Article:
I tasted more deeply of His goodness––I saw more of His sustaining grace. Toward me, my team, and the people of India.

All through 120 degree days, frequent 12 hour workdays, late talks, sweaty afternoons, vibrant colors, loud laughs, heavy cries, and great praise.

“But we have this treasure in jars of clay, to show that the surpassing power belongs to God and not to us.” –2 Cor. 4:7

The power belongs to Him alone. And yet, in His perfect providence, He ordained my team––8 other weak vessels and I––to be His ambassadors and servants.

So. How was India?

Amazing.

Challenging.

Transformative.

6 weeks of life-altering experiences, lessons learned, and grace lavished. I will never be the same.

And by God’s grace, I will see my Indian friends again. If not on this earth, in eternity, when every tribe, tongue, and nation will encircle the throne of the Savior who loved us and commissioned us to proclaim Him in all the world.

Gazing Toward the Future

Carissa A —  October 3, 2016 — Leave a comment

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In quiet moments, my mind revisits cherished memories – like a late-summer swim in the dimming waves of a San Diego sunset with a kindred sister in Christ.

Gliding through the water, we faced the distant horizon of the sea and the horizon of our futures. Sunset orange, crimson and purple melted down to light up the ocean around us.

Brilliant colors in the sky faded into dark blue, and our voices sailed over the waves in soul-nourishing conversation. We became misty-eyed as we pondered the mercy of God in light of our insufficiency.

We are prone to nautical wandering – we truly don’t know how to navigate the ocean-like immensity of the future.

Time is an ever-fluctuating and vast sea with an unreachable horizon of tomorrow. Still, we feign knowledge of the unknown future because of our natural craving for control. Desperately and hungrily we reach, longing for a sure stability of safety.

We might as well try to conquer the ocean. Time is unforgiving – she has no concept of care for individuals caught in her flooding tides.

But the Eternal One alone commands the sea of time. 

“Who then is this, that even the wind and the sea obey him?” –Mark 4:41

He is all-merciful and all-powerful, even over the inevitable and oft ominous currents of time. I aspire to be a woman always basking in humbled wonder at the great magnitude of His providential and sustaining mercy – even when the future looks like a murky expanse.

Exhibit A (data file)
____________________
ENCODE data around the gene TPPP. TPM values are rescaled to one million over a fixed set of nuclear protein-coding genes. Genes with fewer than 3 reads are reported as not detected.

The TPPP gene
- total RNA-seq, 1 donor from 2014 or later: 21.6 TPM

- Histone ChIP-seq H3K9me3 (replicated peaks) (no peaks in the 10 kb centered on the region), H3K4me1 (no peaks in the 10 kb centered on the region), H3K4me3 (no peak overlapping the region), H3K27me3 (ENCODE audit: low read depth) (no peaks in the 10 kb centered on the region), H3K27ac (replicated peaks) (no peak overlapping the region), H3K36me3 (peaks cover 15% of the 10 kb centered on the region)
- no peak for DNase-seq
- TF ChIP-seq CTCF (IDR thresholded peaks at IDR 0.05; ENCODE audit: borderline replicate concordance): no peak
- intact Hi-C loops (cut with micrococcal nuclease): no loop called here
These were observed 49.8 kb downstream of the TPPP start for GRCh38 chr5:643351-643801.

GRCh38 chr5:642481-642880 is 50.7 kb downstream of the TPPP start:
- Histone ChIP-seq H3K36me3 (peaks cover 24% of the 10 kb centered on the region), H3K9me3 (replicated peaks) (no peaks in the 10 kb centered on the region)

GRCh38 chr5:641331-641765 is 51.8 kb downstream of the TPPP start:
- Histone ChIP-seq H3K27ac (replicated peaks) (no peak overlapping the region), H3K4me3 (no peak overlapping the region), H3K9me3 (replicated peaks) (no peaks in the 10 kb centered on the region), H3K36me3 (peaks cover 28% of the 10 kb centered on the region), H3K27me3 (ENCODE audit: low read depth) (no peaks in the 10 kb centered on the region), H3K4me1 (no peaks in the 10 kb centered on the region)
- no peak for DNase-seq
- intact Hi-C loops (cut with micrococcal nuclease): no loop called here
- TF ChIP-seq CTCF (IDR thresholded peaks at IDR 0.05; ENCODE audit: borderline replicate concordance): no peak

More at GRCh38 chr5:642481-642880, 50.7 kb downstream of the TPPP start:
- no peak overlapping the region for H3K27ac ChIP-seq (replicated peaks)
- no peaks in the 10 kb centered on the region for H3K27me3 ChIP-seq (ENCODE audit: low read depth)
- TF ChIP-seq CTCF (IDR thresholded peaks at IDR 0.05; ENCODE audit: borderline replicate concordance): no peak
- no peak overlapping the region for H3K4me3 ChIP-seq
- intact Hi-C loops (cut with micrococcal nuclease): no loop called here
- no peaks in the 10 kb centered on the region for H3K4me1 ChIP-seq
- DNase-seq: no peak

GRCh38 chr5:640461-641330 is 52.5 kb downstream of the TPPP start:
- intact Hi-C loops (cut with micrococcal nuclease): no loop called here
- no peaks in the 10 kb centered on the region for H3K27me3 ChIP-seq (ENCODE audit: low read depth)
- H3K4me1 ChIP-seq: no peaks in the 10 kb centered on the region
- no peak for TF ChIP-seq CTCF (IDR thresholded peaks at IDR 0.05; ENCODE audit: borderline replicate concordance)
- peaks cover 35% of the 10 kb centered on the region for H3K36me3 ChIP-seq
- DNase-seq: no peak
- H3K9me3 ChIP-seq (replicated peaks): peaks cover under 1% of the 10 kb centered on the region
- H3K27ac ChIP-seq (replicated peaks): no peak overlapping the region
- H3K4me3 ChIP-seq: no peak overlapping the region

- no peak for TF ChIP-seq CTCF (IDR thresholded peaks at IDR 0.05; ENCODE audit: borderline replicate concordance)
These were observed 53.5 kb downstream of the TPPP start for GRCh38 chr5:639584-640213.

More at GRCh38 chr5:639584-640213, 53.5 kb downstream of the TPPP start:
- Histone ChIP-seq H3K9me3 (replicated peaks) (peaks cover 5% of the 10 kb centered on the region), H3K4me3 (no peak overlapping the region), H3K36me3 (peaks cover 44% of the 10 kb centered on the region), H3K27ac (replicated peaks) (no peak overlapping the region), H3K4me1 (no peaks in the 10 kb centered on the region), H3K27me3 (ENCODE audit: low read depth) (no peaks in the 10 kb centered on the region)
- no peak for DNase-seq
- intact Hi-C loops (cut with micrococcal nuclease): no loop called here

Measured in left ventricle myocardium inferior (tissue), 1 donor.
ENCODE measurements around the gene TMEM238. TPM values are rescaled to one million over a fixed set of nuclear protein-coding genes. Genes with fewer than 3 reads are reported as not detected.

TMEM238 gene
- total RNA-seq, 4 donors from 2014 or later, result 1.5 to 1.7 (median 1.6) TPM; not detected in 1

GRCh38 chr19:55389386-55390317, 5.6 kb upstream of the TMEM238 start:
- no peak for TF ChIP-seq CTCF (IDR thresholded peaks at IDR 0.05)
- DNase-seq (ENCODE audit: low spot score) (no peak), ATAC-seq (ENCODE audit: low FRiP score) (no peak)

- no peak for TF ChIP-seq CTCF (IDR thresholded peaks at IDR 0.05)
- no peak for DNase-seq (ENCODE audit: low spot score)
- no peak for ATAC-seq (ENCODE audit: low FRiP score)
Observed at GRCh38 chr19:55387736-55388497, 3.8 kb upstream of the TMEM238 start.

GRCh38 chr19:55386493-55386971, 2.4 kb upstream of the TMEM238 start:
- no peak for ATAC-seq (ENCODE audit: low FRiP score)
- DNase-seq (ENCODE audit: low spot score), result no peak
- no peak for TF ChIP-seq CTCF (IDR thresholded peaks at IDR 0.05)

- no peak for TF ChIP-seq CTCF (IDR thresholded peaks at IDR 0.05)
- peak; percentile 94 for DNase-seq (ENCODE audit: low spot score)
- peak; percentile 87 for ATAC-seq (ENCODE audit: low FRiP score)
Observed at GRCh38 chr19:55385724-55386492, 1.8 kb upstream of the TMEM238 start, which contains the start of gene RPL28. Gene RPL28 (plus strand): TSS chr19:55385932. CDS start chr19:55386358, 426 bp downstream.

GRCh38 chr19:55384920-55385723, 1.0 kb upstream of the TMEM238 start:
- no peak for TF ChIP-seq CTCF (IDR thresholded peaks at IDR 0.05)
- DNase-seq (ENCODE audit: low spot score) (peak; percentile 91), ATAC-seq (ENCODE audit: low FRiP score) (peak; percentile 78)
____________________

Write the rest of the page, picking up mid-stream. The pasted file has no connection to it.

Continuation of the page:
Looking back, I remember the taste of rippling, moonlight-drenched waves, the depths of His faithfulness, and the arrival of hope. I see a season of euphoric joy sometimes eclipsed by shadowy pain and sorrow.

Looking forward, I gaze toward the horizon of the future. I do not know what it holds, although I seem to glimpse fragments–a journey to India, a not-so-far-away college graduation, and post-education ventures into the exhilarating unknown.

I do not need a precise awareness of what my future holds because I know the sovereign One outside of time. The Alpha and Omega who knows the beginning from the end in His timelessness.

My grandmother’s words return to me: “You may not know what is to come, but you know the One who knows.” Security in the face of a fast-approaching future is only found in pursuing Him, the One who holds all the waters of time in His hands.

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Here is a sampling of the books I read this summer! With the exception of Bible reading and various ongoing devotional readings, this represents a substantial amount of what I read over the course of the past few months. I am a firm believer in one’s reading list reflecting a lot of who they are, so welcome to a bit of who I am, embodied in my summer reading list.

  • The Death of Ivan Ilyich, Leo Tolstoy (fiction): Ivan Ilyich is a haunting exploration of one man’s foray into the heights of worldly success and his ultimate downfall – a dire diagnosis leading to a rapidly dark confrontation with death.

Why you should read it: At some point, every person must come face-to-face with the sure reality of death in their own life and the lives of others. This book excellently chronicles the struggle of a man devoid of hope, echoing the turmoil of millions even today. For Christians, this should drive an increased urgency in sharing the gospel with those around us. Thanks be to God, through whom “death is swallowed up in victory” (1 Cor. 15:55)!

  • Into All the World: Four Stories of Pioneer Missionaries, Vance Christie (biography): One of several missionary biographies I delved into this summer, Into All the World succinctly chronicles the lives and ministries of four pioneer missionaries into previously unreached areas: David Brainerd to Native Americans in colonial America, Adoniram Judson in Burma, Robert Moffat in South Africa, and John Paton in the South Pacific.

Why you should read it: Stories of the Lord’s faithfulness throughout the history of His church are manifold, and I often found myself in chills reading about the tenacity and courage of these pioneer missionaries as well as others, such as Amy Carmichael and Gladys Aylward. Missionary biographies provide a wonderful opportunity to worship the Lord for His great power worked through the lives of redeemed sinners for His glory!